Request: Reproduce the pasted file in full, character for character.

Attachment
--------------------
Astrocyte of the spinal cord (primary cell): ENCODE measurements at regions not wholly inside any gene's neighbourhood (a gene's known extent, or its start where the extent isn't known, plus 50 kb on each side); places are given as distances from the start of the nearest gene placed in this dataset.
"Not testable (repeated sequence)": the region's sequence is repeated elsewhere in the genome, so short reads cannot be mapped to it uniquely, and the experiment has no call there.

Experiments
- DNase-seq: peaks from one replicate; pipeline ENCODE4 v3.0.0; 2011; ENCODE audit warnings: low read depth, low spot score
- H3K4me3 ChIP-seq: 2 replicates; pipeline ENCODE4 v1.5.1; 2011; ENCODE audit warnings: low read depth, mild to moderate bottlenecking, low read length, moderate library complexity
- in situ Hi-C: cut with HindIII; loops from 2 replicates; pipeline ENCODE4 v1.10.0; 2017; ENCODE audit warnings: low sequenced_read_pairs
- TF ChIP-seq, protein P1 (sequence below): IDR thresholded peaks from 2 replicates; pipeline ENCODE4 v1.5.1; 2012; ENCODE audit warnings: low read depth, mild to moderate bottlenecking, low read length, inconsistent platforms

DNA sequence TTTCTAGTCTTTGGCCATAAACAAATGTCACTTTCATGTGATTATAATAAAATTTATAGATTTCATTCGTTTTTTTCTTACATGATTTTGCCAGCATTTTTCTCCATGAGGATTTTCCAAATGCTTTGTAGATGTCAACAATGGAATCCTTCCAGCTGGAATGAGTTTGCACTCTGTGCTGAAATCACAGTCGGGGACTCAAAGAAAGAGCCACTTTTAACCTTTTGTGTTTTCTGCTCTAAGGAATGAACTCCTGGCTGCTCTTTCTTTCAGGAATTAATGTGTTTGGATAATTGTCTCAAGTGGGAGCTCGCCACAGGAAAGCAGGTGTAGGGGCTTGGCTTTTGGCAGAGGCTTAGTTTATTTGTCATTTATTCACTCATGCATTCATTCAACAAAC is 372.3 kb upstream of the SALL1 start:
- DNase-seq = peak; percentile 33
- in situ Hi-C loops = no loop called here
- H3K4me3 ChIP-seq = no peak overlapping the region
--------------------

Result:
Astrocyte of the spinal cord (primary cell): ENCODE measurements at regions not wholly inside any gene's neighbourhood (a gene's known extent, or its start where the extent isn't known, plus 50 kb on each side); places are given as distances from the start of the nearest gene placed in this dataset.
"Not testable (repeated sequence)": the region's sequence is repeated elsewhere in the genome, so short reads cannot be mapped to it uniquely, and the experiment has no call there.

Experiments
- DNase-seq: peaks from one replicate; pipeline ENCODE4 v3.0.0; 2011; ENCODE audit warnings: low read depth, low spot score
- H3K4me3 ChIP-seq: 2 replicates; pipeline ENCODE4 v1.5.1; 2011; ENCODE audit warnings: low read depth, mild to moderate bottlenecking, low read length, moderate library complexity
- in situ Hi-C: cut with HindIII; loops from 2 replicates; pipeline ENCODE4 v1.10.0; 2017; ENCODE audit warnings: low sequenced_read_pairs
- TF ChIP-seq, protein P1 (sequence below): IDR thresholded peaks from 2 replicates; pipeline ENCODE4 v1.5.1; 2012; ENCODE audit warnings: low read depth, mild to moderate bottlenecking, low read length, inconsistent platforms

DNA sequence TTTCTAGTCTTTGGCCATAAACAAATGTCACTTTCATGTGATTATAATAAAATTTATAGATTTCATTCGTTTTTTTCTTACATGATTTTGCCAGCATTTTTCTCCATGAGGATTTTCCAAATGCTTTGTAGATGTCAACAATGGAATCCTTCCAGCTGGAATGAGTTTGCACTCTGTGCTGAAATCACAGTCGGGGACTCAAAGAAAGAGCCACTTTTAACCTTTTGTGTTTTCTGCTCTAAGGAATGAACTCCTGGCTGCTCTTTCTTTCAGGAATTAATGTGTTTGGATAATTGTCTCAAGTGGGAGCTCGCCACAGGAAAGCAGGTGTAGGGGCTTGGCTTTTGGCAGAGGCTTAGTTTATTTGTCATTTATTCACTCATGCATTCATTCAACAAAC is 372.3 kb upstream of the SALL1 start:
- DNase-seq = peak; percentile 33
- in situ Hi-C loops = no loop called here
- H3K4me3 ChIP-seq = no peak overlapping the region